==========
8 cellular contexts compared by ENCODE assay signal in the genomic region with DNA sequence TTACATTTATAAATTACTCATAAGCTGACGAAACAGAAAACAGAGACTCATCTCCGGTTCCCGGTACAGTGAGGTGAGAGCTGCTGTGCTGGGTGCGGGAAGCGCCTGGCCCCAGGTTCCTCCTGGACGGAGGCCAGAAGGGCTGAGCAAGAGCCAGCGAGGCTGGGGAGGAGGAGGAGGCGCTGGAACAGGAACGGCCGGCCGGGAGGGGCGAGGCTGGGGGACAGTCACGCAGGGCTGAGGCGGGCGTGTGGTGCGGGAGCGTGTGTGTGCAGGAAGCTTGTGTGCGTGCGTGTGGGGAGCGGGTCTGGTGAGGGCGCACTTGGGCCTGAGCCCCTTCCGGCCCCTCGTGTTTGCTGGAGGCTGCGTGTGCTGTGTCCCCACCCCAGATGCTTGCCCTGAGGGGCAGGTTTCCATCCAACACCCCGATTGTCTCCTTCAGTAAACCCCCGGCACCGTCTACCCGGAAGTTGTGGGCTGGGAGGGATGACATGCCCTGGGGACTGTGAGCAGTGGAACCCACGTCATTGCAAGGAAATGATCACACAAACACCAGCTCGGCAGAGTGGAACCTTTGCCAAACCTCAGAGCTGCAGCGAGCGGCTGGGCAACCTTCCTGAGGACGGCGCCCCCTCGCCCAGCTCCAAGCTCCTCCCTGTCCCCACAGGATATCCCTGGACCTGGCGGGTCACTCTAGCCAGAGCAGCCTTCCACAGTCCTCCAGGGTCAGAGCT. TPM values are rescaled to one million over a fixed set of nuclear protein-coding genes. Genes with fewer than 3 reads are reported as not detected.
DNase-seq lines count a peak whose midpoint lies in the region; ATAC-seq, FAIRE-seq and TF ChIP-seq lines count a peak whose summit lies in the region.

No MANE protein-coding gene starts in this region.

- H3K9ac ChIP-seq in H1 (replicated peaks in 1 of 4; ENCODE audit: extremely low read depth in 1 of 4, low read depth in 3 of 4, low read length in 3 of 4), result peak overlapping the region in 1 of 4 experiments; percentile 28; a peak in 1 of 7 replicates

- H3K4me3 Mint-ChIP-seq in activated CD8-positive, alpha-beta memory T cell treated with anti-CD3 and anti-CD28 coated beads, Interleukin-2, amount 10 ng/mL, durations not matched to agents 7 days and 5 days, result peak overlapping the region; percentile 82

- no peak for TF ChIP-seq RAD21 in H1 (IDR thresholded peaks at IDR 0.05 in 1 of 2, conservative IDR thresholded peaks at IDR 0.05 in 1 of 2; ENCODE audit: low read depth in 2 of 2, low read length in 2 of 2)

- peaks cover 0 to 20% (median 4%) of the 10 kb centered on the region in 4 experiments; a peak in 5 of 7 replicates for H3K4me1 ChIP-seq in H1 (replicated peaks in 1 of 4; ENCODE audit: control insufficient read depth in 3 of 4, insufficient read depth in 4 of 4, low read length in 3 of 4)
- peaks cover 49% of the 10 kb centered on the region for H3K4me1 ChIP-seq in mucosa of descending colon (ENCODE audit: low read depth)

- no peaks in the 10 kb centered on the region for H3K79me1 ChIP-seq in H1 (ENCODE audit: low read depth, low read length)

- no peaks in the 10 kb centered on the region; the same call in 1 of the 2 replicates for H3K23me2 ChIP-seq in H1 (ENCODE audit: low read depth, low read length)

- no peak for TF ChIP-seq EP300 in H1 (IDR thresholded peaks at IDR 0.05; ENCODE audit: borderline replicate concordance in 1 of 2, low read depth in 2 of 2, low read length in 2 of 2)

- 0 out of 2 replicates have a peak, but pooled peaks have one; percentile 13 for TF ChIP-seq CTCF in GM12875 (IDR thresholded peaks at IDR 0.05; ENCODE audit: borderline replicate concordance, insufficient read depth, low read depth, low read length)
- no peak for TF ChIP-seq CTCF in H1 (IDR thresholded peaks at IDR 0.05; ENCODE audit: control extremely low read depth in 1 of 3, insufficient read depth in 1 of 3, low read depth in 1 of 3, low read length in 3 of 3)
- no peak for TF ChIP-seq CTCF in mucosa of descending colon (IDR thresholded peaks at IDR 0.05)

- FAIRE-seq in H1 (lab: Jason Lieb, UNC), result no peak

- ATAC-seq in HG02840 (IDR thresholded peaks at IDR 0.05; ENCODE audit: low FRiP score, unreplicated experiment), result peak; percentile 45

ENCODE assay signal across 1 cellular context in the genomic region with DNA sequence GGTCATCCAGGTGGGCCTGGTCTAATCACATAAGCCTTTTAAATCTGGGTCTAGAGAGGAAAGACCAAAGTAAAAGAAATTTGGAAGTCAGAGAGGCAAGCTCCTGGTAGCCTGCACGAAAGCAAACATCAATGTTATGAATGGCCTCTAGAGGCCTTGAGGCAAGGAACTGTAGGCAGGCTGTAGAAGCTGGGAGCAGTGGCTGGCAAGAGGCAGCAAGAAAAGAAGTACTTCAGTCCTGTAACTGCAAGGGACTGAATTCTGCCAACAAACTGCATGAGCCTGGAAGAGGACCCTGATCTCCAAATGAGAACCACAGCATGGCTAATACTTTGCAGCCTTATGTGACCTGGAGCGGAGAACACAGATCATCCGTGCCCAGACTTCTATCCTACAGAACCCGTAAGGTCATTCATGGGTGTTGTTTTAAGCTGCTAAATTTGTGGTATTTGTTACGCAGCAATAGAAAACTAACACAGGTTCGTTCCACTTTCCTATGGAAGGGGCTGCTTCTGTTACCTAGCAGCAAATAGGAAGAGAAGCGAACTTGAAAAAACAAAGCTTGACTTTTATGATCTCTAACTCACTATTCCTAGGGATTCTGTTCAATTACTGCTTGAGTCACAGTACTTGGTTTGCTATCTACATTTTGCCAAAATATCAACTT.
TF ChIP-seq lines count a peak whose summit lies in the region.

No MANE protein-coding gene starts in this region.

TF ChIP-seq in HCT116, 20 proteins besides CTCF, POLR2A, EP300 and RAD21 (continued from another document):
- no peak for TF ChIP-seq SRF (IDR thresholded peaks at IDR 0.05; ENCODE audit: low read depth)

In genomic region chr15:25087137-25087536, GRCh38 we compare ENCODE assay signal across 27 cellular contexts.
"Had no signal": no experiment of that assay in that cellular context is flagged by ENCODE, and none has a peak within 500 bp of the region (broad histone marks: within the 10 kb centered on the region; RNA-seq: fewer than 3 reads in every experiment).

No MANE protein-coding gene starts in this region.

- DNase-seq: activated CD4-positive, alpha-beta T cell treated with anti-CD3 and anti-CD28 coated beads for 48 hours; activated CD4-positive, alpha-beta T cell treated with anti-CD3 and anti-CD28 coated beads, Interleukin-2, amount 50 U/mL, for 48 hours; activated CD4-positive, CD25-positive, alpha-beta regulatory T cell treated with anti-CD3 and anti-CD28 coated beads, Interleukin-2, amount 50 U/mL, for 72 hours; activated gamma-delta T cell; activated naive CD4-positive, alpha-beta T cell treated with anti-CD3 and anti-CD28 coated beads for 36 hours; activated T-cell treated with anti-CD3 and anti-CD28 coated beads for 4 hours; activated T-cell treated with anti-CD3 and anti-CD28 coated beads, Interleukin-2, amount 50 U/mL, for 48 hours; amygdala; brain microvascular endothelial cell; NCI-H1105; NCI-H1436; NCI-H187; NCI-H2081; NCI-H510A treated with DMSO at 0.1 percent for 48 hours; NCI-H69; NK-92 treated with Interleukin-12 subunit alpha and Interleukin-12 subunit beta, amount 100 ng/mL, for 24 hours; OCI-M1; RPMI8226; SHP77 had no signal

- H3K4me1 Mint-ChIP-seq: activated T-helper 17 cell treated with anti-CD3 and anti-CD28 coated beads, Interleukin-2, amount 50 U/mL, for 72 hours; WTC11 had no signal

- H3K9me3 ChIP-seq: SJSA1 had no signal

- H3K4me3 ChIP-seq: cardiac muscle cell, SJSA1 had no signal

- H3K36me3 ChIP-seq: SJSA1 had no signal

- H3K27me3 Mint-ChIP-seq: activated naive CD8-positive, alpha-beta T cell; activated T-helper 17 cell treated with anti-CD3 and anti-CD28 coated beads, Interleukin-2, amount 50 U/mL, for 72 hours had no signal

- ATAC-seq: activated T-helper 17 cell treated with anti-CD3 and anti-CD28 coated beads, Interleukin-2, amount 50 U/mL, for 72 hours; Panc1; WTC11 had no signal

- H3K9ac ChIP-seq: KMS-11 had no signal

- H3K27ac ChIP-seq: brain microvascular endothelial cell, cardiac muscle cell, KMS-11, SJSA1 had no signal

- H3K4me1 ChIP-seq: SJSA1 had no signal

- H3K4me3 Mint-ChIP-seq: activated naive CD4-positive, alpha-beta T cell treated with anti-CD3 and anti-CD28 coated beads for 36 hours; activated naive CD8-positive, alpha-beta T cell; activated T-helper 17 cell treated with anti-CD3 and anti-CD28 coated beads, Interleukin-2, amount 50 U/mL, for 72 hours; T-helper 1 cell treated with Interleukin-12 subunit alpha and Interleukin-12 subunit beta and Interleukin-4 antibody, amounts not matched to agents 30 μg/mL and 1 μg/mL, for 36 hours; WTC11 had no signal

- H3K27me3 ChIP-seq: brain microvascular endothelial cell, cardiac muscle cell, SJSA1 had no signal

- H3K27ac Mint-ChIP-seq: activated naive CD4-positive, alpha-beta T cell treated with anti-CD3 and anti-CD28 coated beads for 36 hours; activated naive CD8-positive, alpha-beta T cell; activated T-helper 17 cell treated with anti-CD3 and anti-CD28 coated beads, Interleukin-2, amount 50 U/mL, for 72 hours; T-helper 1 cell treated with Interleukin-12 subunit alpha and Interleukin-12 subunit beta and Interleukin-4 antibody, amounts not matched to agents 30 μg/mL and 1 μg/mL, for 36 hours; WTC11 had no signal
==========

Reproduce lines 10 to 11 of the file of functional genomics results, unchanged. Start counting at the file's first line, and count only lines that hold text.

- no peaks in the 10 kb centered on the region; the same call in 1 of the 2 replicates for H3K23me2 ChIP-seq in H1 (ENCODE audit: low read depth, low read length)

- no peak for TF ChIP-seq EP300 in H1 (IDR thresholded peaks at IDR 0.05; ENCODE audit: borderline replicate concordance in 1 of 2, low read depth in 2 of 2, low read length in 2 of 2)